In my 71 years, the liberal Dems have never never supported American foreign policy unless it dithered , unless it wussed out against the Soviets, the Chi-Coms, the Viet Cong, and other enemies of America. It was always turning on our military and allowed Hollywood to portray any Intel agencies as conspiracies with evil from America outweighing any foreign enemy. They have done it now with the war against Islamofascist terrorists. They should clone Jack Bauer for themselves. Or read Alex Berenson, Vince Flynn, Brad Thor instead of their socialist heroes. The hell with the Islamofascists and their lawyering up. Torture is Dr. Mengele , the Soviets, the Nazis, but boy howdy, to the Left, water boarding these merciless killers is torture. Real torture is evil and if people do it like the Nazis, the Islamos themselves, they that is not acceptable. But, what the CIA and NSA does to these killers does not resemble torture of old.

    February 26, 2010 03:54 pm at 3:54 pm |
  5. AFSOC D1

    Taterwheel: Imagine your child is held captive by a violent criminal and you have his accomplice. Please tell us what you would do to get him to tell you where your child is. Is there anything you wouldn't do? You can hate me all you want, but there is nothing I would not do. Nothing.

    Pete East: What makes you think we haven't gotten useful information? The fact that you haven't heard about it from the press or read about it in a blog?

    February 26, 2010 03:56 pm at 3:56 pm |
  6. Sniffit

    "Democrats and Liberals are more interested in punishing those who try to protect us than punishing those who try to kill us."

    Are you retarded? Seriously, because that was a retarded statement. If someone tortures a prisoner, they SHOULD be punished. It goes against every ideal upon which this country was founded to behave in that manner, and by doing so renders moot and meanindless all the service and deaths of our soldiers overseas who are supposedly over there fighting to defend our way of life and our beliefs. "Here, take this gun and go die defending our beliefs while I abandon them here at home." And you know what? When an intelligence officer gets punished for toturing someone, they would be afforded a fair trial, representation and all the accoutrements of the due process we claim is a fundamental human right but denied the priosoners of Gitmo and elsewhere who we tortured and punished before giving them due process.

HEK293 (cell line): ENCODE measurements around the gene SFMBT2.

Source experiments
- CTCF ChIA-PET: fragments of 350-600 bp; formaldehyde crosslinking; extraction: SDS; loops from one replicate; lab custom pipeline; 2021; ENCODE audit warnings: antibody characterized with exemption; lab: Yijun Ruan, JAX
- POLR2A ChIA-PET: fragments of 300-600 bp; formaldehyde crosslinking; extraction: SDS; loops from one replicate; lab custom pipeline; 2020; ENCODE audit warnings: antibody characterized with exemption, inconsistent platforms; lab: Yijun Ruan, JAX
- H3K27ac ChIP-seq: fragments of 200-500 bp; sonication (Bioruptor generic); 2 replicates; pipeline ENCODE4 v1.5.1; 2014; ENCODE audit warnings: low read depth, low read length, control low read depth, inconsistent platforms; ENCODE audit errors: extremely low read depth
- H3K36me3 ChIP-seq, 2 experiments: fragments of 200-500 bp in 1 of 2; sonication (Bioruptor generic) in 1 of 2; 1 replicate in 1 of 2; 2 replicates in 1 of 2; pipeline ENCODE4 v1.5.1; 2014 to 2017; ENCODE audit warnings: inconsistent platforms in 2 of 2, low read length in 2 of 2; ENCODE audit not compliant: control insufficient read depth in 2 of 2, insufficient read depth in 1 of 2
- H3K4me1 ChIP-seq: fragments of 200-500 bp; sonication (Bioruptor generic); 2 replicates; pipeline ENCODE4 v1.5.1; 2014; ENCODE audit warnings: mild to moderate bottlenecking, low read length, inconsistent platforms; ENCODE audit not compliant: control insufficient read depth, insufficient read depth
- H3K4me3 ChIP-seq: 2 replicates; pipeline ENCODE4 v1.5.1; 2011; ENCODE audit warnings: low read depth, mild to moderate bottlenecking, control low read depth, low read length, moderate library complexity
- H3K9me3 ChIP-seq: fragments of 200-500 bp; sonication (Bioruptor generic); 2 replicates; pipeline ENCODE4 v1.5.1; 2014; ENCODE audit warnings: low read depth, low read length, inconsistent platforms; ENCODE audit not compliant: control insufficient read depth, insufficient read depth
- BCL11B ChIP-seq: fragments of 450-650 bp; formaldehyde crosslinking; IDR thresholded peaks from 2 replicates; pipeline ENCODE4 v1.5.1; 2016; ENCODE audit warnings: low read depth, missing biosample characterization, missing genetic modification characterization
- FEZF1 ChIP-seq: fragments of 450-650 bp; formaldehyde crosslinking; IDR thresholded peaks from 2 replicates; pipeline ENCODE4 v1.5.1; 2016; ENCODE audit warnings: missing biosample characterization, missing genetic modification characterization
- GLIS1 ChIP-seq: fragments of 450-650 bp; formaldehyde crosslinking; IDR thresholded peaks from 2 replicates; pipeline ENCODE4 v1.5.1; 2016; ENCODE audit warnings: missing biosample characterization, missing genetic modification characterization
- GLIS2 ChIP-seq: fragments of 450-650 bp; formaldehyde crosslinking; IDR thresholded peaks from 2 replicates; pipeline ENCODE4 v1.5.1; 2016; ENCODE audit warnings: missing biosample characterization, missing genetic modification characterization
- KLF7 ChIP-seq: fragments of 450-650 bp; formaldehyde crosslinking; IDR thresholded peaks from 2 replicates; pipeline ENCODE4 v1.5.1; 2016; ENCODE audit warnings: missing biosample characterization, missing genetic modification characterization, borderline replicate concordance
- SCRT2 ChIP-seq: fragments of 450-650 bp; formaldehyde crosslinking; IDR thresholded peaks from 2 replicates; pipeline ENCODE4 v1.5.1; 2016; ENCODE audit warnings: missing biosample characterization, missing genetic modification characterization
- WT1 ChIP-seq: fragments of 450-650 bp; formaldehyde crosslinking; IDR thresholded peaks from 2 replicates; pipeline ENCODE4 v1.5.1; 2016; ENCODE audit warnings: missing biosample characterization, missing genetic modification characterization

February 26, 2010 03:58 pm at 3:58 pm |
  7. Mark L.

    Okay, okay, so our Democratic Party bowed down on this one....So long as THEY DO NOT BOW DOWN on the HealthCare Reform Bill...I said it once, and I'll say it again – RECONCILIATION, All the Way...WE NEED HEALTHCARE REFORM LEGISLATION PASSED and WE NEED IT NOW !!

    February 26, 2010 03:58 pm at 3:58 pm |
  8. JStrnad

    The Republicans ought to add "Pro-torture" to the party platform. It's shameful that they would come out against an amendment holding people accountable for breaking the laws against torture, and shameful to the spineless Democrats who let the minority party bully them into withdrawing the amendment.

    And FYI...yeah, NOT using torture results in more and better intel than torture does. People will say ANYTHING while being tortured, and then we waste time and lives pursuing false leads. Being strong doesn't mean being a bully, plus...torture doesn't work. Wise up.

    February 26, 2010 03:59 pm at 3:59 pm |
  9. Matt

    No wonder Obama and the Democrats can't get anything done.
    They have no spine.

    February 26, 2010 04:01 pm at 4:01 pm |
  10. Sniffit

    "Taterwheel: Imagine your child is held captive by a violent criminal and you have his accomplice. Please tell us what you would do to get him to tell you where your child is. Is there anything you wouldn't do? You can hate me all you want, but there is nothing I would not do. Nothing."

    Circular logic, but I'll bite. There's not a single thing I wouldn't do...I admit it. But there is something I'd do that you wouldn't.

    Feel remorse.

    February 26, 2010 04:02 pm at 4:02 pm |
  11. JStrnad

    And please, can we stop legitimizing reprehensible behavior by pointing to TV shows as examples? I love 24, too, but get real...it's fiction bordering on fantasy.